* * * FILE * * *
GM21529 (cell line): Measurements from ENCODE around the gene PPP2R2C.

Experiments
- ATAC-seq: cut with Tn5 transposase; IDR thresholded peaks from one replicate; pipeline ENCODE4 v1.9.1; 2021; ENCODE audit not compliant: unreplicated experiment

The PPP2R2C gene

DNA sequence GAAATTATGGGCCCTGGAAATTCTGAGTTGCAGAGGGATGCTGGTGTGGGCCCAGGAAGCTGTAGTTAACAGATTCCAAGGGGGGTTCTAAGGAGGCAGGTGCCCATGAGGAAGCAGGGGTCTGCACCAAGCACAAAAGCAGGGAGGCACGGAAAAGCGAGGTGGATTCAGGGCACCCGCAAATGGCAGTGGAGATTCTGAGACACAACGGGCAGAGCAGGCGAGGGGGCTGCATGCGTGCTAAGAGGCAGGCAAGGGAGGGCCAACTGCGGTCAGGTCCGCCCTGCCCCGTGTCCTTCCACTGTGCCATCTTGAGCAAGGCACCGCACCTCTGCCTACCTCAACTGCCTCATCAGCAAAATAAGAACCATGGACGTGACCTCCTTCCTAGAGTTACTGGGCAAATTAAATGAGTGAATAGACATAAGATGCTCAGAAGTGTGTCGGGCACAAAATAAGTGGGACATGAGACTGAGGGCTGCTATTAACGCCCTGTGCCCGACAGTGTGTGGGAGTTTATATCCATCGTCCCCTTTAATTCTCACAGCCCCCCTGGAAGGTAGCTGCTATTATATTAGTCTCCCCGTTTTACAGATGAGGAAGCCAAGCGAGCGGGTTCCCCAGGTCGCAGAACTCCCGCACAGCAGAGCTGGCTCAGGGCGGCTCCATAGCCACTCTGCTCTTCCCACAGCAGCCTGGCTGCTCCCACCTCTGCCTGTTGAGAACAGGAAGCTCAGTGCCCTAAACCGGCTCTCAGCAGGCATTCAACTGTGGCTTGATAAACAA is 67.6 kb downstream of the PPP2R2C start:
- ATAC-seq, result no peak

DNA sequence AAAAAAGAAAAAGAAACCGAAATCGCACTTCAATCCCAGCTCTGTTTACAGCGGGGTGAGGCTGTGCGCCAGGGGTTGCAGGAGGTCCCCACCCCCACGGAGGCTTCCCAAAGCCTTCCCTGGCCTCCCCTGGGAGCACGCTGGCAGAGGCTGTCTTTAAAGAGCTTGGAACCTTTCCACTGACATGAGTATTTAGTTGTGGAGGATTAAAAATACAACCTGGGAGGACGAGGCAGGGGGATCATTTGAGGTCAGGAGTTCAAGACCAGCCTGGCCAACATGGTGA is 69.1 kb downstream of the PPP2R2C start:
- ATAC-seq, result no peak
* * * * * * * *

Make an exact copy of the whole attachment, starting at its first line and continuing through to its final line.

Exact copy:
GM21529 (cell line): Measurements from ENCODE around the gene PPP2R2C.

Experiments
- ATAC-seq: cut with Tn5 transposase; IDR thresholded peaks from one replicate; pipeline ENCODE4 v1.9.1; 2021; ENCODE audit not compliant: unreplicated experiment

The PPP2R2C gene

DNA sequence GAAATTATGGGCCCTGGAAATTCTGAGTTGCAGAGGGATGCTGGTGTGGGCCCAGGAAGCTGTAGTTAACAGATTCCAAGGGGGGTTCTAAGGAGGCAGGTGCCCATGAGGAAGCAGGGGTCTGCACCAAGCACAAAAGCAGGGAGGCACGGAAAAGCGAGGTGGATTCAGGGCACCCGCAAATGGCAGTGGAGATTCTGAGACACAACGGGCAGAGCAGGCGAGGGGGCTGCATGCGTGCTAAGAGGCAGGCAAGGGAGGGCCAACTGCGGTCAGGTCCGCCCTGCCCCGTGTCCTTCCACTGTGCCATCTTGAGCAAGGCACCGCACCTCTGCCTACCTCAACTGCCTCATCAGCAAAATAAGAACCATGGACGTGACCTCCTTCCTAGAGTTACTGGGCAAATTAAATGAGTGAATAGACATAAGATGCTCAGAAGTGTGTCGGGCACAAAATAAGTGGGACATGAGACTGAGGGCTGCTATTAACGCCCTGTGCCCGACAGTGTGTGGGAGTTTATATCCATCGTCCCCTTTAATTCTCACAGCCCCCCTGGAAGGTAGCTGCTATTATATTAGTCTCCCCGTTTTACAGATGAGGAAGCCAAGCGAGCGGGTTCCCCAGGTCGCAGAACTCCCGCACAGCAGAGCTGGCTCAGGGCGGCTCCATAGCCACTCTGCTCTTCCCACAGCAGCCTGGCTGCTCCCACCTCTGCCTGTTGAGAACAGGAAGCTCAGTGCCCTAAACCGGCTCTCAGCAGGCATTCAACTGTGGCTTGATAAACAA is 67.6 kb downstream of the PPP2R2C start:
- ATAC-seq, result no peak

DNA sequence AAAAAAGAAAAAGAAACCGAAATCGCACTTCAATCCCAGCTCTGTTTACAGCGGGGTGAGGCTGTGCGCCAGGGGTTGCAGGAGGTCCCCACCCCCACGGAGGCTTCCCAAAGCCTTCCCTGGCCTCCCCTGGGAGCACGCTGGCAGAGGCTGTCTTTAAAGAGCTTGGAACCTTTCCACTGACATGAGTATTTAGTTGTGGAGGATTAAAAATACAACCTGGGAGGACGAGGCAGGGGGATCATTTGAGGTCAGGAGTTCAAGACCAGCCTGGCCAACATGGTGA is 69.1 kb downstream of the PPP2R2C start:
- ATAC-seq, result no peak